Unfortunately, I have yet to solve the circuit issue. However, I’ve been trying many different things to try to figure out what’s wrong.

The first thing I did was test my electrode adapters and my battery connection leads. Both registered as normal as per the multimeter, so I’m confident that it isn’t a soldering or resistance issue due to the length of the battery wires. I also tested my electrodes by themselves, to make sure it wasn’t just faulty electrodes causing the problem, but they also seemed fine.

I also tested my battery voltage, but there was not issue there too. They read right around 9V, as is expected.

Sometime very important that I did figure out is what the black wire all the way to the right of the photo layout is.

The wire in question.

The first time I tested my circuit with my laptop, I noticed that that wire had gotten warm. I had questioned why the wire was there before, and I didn’t understand why, but I figured I could remove it if need be. Originally, with the way I had the batteries plugged in (positive and negative leads in the “correct” power strips on top, but reversed on the bottom), that wire connected the two negative leads of the batteries together, such that the current was just intersecting within that wire, which make sense as to why it got hot. After doing some research, I finally figured out that the batteries actually had to be plugged in in a very unique way, which is something the original Instructable did not explain very thoroughly.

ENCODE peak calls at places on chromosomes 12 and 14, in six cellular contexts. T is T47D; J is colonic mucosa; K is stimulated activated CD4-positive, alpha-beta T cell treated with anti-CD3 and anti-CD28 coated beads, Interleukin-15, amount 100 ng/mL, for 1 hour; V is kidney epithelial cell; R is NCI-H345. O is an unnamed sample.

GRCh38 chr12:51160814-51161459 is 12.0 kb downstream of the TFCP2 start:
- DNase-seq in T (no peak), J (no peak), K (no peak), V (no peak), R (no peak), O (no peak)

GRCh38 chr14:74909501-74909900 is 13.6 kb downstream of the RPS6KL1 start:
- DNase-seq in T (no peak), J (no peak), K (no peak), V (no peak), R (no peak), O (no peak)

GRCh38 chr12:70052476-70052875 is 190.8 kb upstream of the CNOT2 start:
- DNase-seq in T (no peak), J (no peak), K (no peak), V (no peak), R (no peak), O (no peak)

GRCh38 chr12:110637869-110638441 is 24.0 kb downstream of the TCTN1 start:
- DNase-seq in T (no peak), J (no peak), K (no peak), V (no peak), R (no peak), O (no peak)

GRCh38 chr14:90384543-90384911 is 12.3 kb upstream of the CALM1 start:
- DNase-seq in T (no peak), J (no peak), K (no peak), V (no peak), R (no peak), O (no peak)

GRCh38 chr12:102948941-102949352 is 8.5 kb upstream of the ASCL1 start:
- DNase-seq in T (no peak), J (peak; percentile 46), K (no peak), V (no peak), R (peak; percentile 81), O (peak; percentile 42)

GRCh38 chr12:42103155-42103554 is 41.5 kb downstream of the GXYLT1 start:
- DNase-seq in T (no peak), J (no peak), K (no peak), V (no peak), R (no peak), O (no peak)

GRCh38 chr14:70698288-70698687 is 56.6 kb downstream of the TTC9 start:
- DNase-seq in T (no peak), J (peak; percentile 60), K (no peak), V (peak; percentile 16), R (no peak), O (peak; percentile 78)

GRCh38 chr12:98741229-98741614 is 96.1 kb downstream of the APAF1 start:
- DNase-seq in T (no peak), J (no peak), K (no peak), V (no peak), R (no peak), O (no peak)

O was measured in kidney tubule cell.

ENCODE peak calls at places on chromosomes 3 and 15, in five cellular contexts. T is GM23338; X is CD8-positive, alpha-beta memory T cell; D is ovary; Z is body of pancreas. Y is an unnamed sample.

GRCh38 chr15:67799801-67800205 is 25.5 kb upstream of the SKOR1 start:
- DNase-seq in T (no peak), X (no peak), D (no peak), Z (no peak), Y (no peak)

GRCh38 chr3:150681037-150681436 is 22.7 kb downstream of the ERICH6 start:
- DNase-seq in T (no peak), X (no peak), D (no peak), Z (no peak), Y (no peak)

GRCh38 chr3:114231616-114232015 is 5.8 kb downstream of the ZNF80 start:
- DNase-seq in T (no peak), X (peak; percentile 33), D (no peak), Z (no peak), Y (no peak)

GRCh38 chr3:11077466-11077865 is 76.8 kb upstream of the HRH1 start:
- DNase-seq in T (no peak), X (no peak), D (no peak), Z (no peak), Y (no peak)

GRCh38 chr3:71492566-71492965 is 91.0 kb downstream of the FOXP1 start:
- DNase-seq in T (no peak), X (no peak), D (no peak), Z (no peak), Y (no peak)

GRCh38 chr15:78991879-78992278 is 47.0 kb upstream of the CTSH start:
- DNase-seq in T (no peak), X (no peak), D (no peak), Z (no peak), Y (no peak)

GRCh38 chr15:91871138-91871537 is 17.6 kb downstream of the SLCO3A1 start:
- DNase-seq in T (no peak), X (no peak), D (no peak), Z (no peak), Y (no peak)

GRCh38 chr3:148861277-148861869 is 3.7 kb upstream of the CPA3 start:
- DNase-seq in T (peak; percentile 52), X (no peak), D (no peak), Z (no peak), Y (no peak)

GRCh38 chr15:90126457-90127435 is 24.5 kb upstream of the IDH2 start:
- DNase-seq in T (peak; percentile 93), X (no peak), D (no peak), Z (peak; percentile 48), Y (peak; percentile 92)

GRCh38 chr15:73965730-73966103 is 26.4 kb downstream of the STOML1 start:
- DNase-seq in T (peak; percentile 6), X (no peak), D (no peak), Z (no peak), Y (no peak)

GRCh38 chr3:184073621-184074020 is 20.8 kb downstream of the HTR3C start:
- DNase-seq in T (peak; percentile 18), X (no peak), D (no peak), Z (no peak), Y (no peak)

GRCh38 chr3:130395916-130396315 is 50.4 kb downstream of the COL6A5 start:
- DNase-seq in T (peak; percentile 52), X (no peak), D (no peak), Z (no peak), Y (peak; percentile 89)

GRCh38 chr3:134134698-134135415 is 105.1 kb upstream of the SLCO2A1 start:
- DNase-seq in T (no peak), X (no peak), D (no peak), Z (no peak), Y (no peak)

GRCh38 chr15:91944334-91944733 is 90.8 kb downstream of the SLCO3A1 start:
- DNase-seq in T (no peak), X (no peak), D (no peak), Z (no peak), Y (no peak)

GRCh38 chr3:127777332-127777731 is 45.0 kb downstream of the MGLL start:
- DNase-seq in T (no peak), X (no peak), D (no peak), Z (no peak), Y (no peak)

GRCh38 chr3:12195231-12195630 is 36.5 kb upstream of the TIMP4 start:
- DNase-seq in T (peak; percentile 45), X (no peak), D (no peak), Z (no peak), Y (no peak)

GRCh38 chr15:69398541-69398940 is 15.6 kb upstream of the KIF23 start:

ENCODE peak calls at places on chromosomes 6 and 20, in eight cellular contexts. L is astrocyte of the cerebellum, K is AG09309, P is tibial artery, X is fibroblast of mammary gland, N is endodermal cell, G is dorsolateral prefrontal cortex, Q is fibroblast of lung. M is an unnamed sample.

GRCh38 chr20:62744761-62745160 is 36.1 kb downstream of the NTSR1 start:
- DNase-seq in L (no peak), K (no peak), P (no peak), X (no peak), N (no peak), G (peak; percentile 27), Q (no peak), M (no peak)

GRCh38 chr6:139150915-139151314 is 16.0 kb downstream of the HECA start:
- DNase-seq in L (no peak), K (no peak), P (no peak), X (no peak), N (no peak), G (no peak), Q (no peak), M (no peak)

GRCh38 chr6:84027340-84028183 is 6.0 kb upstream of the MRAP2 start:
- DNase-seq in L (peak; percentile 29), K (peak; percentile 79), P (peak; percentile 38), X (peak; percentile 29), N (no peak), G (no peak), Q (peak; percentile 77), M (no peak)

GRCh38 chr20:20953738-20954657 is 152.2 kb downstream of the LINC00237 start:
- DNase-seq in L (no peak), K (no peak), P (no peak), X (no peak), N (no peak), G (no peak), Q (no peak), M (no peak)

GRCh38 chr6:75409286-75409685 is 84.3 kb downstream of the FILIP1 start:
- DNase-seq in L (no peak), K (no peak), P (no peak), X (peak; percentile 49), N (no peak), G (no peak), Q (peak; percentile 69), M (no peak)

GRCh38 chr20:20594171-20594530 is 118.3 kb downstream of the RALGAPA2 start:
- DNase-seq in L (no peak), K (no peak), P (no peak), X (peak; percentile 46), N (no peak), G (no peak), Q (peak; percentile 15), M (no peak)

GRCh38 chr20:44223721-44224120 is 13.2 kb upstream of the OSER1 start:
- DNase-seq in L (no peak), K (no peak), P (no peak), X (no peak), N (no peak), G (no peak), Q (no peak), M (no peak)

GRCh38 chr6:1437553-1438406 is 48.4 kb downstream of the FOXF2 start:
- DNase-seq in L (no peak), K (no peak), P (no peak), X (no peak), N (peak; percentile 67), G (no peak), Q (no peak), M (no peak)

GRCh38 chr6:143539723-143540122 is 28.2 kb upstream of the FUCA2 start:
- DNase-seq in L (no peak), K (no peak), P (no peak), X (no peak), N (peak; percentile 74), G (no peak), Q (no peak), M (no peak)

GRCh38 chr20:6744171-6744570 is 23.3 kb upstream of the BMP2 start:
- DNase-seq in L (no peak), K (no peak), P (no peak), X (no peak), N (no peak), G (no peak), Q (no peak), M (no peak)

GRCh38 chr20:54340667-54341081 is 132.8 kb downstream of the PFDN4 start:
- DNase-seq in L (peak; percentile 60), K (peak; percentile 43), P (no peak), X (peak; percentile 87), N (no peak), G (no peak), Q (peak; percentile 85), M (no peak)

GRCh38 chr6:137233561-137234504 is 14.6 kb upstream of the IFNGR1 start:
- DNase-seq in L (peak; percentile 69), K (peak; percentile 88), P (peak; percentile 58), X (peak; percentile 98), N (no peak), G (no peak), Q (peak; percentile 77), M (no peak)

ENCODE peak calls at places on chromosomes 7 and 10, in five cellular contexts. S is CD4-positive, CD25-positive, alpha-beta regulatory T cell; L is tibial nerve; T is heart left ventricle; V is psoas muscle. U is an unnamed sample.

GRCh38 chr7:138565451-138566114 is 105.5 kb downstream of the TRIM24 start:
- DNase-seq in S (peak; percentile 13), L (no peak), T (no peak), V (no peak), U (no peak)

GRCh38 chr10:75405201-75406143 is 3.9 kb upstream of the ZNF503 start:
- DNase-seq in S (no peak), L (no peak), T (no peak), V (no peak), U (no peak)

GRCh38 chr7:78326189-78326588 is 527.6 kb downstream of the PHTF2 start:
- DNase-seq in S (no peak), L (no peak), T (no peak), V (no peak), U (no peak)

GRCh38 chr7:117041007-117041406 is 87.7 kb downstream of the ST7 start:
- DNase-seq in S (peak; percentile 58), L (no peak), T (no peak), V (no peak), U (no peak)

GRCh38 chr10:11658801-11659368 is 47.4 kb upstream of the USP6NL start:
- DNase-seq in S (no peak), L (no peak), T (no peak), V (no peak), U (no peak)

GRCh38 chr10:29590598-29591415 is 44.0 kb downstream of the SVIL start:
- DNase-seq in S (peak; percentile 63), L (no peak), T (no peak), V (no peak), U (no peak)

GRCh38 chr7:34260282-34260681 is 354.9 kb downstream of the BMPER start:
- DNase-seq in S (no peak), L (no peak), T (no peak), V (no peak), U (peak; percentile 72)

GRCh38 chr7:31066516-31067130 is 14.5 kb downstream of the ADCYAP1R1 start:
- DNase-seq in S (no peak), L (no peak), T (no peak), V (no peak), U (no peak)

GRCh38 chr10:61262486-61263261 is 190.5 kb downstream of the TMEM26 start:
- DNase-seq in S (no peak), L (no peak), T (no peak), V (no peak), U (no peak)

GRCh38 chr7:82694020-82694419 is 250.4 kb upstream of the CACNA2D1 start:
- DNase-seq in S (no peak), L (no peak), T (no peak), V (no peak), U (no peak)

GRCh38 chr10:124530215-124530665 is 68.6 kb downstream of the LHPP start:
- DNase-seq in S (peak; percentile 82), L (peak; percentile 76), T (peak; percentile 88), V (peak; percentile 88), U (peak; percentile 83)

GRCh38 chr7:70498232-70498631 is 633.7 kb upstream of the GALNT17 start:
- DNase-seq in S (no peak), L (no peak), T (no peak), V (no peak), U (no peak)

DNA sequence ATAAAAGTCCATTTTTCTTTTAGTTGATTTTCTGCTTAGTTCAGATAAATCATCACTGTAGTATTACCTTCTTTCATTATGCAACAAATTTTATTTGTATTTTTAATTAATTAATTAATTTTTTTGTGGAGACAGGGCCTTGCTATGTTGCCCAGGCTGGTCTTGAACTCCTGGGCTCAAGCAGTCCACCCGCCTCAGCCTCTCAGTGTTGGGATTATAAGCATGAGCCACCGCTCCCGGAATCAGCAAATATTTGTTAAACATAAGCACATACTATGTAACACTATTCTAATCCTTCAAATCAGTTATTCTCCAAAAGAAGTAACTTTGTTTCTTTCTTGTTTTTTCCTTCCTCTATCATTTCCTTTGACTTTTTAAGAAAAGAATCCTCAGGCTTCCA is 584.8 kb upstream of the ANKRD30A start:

However, this Instructable did.

Basically, the circuit only needs three inputs: 9V, 0V (ground), and -9V. The reason we need negative voltage is because the op-amps function from a positive to a negative range of voltage, which in this case is 9V to -9V. This prevents the clipping of signals lower than 0V. We get 0V by combining a negative lead with a positive lead, and then that right-most wire transfers the ground from one power strip where it’s plugged in to the bottom.

Instructable picture showing +9V, 0V, and -9V from a pair of batteries.
Visual explanation of how to power the circuit.

After some consideration, I’ve decided to scrap the idea of printing a custom box to house the circuits in. I’m still going to house the circuits, but instead I’ve opted to purchase a simple wooden box with a hinged lid. My main concerns about the box are the electrodes and batteries. I’m going to need to plug my batteries in each time I begin using the circuit, so they’ll have to be accessible, which I why I’ve decided to go with a hinged lid. This will make it easier to work on plugging them in before sessions. However, my original idea was to have the electrode adapter plugs visible from the top of the box, in order to contain the wires better and make it easier to plug the electrodes in and to remove them. If I plan on keeping this idea, I’ll have to solder much longer wires onto the touchproof electrode adapters in order for them to be able to stay plugged in when I open and close the lid. This will take some playing around with, but I’m excited to figure out a solution to this problem.

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